Passez devant le mur d’une école muette et vous entendez des rires d’enfants.
Laissez courir votre main sur une belle table, le bruit de la mer vous envahit.
En fait ... reine de la métamorphose du béton, ce magnifique matériau qui inquiète parfois par sa masse fabuleuse, elle adoucit, elle donne une voix, qui finalement devient peu à peu un langage.
On peut dire qu’elle a ouvert un chemin poétique qui se superpose à celui de la forme dont nous architectes, nous maitrisons le destin.
Milène Guermont est une magicienne, une magicienne du béton.
Imperfection as Perfection
She believes her art should gratify the curious hand with a direct experience of the passion that she puts into each of her works.
Guermont’s dual background in engineering and fine-arts provides an ideal platform for developing innovative concepts and materials. Her artworks in “Polysensual Concrete”, for example, are designed to be interactive. Objects made of “Craters Concrete” are characterized by dramatic surface relief, created when the artist manipulates the material at the moment of crystallization. And finally, her “Colored Engraving” process permits permanent “writing” on the surface of concrete slabs.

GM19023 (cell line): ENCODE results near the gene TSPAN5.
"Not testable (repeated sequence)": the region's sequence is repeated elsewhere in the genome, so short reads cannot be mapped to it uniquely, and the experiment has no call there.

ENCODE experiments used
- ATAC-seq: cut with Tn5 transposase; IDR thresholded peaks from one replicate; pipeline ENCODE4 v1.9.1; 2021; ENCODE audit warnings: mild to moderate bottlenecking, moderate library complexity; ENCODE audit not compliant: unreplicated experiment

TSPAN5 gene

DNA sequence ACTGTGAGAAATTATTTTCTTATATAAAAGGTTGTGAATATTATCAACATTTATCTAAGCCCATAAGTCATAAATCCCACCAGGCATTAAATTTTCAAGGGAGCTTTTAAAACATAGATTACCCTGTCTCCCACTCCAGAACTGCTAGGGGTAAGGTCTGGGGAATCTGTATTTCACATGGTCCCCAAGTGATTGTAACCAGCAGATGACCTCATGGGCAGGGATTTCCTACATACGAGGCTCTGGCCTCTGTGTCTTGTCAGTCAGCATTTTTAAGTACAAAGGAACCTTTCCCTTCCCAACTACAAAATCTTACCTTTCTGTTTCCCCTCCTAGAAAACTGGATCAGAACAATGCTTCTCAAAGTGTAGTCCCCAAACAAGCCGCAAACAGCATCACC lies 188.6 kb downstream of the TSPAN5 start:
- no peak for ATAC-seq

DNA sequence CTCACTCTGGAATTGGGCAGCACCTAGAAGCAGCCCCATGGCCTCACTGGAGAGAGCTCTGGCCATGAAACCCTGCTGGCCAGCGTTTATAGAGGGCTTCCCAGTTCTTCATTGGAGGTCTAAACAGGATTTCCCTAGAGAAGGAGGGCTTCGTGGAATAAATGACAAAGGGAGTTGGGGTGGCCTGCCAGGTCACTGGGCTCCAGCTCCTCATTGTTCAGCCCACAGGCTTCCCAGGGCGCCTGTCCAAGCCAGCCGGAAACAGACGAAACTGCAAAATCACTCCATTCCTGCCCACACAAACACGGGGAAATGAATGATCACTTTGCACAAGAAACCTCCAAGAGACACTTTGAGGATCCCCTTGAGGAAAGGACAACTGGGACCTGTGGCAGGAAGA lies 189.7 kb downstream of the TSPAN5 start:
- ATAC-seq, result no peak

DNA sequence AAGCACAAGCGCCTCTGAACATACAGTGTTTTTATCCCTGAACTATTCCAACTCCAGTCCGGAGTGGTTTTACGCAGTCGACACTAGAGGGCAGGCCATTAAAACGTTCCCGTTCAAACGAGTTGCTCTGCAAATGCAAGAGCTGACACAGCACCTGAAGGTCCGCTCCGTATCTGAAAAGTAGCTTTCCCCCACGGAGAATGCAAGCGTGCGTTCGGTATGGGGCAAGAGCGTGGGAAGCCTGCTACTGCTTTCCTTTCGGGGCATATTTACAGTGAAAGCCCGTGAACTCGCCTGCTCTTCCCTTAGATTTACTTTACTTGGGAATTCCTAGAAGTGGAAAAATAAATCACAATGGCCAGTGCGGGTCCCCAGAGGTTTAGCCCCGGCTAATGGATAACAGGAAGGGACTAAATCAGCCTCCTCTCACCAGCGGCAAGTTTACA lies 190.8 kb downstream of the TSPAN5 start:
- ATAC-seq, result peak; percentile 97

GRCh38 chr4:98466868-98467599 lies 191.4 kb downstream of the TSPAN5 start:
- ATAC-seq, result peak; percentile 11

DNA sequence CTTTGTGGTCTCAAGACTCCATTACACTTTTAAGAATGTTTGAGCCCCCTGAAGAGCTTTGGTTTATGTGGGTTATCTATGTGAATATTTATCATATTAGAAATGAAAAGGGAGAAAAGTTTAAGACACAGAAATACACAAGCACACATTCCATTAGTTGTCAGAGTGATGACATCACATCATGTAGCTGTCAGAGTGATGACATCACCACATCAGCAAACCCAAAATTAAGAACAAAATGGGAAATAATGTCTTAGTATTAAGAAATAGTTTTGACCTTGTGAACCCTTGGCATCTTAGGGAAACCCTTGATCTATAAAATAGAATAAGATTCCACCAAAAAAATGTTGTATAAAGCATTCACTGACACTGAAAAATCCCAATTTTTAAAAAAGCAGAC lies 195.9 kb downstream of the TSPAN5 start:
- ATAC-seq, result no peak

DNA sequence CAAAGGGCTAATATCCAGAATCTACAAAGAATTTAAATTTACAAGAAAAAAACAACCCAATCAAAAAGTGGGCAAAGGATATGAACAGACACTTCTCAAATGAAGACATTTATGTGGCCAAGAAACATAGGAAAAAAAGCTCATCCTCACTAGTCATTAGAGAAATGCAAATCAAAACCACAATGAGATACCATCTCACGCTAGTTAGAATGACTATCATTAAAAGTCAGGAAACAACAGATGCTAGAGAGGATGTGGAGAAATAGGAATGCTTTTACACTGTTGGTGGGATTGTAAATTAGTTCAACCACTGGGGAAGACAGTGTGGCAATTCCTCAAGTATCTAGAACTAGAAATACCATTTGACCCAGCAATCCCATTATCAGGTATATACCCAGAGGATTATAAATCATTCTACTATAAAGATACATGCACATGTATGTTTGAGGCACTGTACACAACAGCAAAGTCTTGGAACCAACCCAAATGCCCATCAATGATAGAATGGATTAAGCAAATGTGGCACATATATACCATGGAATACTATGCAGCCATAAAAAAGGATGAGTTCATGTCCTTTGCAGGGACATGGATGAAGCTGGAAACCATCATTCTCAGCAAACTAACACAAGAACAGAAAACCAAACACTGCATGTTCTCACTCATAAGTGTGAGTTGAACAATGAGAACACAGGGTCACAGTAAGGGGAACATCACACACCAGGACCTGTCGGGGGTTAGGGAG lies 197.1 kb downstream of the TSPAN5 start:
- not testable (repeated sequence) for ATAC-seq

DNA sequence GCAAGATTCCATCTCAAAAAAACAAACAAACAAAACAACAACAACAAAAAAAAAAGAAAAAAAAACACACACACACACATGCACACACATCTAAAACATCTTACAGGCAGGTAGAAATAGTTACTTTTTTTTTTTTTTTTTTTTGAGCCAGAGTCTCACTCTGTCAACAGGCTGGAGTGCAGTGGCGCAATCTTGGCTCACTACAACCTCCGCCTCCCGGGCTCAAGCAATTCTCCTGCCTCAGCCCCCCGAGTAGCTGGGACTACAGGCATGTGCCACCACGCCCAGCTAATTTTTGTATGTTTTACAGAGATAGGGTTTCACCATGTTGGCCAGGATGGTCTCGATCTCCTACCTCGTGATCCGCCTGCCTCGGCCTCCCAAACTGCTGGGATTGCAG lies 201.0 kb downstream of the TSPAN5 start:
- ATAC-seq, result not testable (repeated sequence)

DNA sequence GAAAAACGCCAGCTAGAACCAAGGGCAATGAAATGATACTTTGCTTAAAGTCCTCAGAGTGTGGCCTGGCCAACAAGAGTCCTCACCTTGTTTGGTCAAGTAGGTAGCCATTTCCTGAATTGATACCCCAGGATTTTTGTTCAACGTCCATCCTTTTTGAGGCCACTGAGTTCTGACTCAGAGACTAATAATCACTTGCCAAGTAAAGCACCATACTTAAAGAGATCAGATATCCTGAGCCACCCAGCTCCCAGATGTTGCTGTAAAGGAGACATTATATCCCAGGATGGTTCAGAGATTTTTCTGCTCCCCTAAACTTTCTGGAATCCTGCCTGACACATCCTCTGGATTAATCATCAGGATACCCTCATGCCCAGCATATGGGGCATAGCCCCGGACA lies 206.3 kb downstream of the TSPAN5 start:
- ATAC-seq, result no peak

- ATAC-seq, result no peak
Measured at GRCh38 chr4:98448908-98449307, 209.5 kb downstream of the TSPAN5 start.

The genesis of Guermont’s interest in the artistic possibilities of concrete stems from a visit to Switzerland more than a decade ago when the sound of the sea emerged from a concrete wall she was touching, a classic example of synesthesia (stimulation of one sense provoking sensation in another). Since then, Guermont has sought to re-create through her work similar moments of discovery for others. She takes on faith that each of us is naturally curious for contact, interaction and experience, and no less so when it comes to art. In the typical museum setting, however, art lovers are frustrated in their desire for something to touch. And Guermont’s work rewards the tactilely curious on more than one sensory level: when touched, many of her pieces respond with light and sound depending on the magnetic field of the person who is touching.
Museums invariably say: “don’t touch.” French artist Milène Guermont says: “please do.”
Director of the Gamble House museum (CA, USA), 2012